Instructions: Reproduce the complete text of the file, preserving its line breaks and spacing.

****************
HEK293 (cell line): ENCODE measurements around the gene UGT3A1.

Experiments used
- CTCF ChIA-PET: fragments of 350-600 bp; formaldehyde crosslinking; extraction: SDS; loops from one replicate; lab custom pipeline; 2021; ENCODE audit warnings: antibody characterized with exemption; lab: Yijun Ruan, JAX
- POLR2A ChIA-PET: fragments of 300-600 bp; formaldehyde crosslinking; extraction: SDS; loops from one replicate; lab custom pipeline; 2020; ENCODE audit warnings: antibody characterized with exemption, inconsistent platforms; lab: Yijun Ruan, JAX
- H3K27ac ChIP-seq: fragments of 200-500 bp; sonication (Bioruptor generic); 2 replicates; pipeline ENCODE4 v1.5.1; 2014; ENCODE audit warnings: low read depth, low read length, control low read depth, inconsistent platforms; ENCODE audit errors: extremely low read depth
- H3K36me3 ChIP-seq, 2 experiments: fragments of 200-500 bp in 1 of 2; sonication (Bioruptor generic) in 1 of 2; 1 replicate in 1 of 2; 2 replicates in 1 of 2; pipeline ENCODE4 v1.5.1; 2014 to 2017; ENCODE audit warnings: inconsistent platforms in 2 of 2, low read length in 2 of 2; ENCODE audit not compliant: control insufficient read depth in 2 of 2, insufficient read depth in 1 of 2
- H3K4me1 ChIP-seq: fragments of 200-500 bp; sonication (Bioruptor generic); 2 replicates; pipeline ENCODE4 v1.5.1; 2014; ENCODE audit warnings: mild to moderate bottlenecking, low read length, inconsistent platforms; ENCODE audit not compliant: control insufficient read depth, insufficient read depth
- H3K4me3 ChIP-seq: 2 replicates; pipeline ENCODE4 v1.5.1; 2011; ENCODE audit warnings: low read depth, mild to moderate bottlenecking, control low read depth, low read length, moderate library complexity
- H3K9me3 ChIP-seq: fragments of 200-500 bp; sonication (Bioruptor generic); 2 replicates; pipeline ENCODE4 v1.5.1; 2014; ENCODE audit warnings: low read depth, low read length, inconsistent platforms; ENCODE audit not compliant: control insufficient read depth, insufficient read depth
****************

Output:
HEK293 (cell line): ENCODE measurements around the gene UGT3A1.

Experiments used
- CTCF ChIA-PET: fragments of 350-600 bp; formaldehyde crosslinking; extraction: SDS; loops from one replicate; lab custom pipeline; 2021; ENCODE audit warnings: antibody characterized with exemption; lab: Yijun Ruan, JAX
- POLR2A ChIA-PET: fragments of 300-600 bp; formaldehyde crosslinking; extraction: SDS; loops from one replicate; lab custom pipeline; 2020; ENCODE audit warnings: antibody characterized with exemption, inconsistent platforms; lab: Yijun Ruan, JAX
- H3K27ac ChIP-seq: fragments of 200-500 bp; sonication (Bioruptor generic); 2 replicates; pipeline ENCODE4 v1.5.1; 2014; ENCODE audit warnings: low read depth, low read length, control low read depth, inconsistent platforms; ENCODE audit errors: extremely low read depth
- H3K36me3 ChIP-seq, 2 experiments: fragments of 200-500 bp in 1 of 2; sonication (Bioruptor generic) in 1 of 2; 1 replicate in 1 of 2; 2 replicates in 1 of 2; pipeline ENCODE4 v1.5.1; 2014 to 2017; ENCODE audit warnings: inconsistent platforms in 2 of 2, low read length in 2 of 2; ENCODE audit not compliant: control insufficient read depth in 2 of 2, insufficient read depth in 1 of 2
- H3K4me1 ChIP-seq: fragments of 200-500 bp; sonication (Bioruptor generic); 2 replicates; pipeline ENCODE4 v1.5.1; 2014; ENCODE audit warnings: mild to moderate bottlenecking, low read length, inconsistent platforms; ENCODE audit not compliant: control insufficient read depth, insufficient read depth
- H3K4me3 ChIP-seq: 2 replicates; pipeline ENCODE4 v1.5.1; 2011; ENCODE audit warnings: low read depth, mild to moderate bottlenecking, control low read depth, low read length, moderate library complexity
- H3K9me3 ChIP-seq: fragments of 200-500 bp; sonication (Bioruptor generic); 2 replicates; pipeline ENCODE4 v1.5.1; 2014; ENCODE audit warnings: low read depth, low read length, inconsistent platforms; ENCODE audit not compliant: control insufficient read depth, insufficient read depth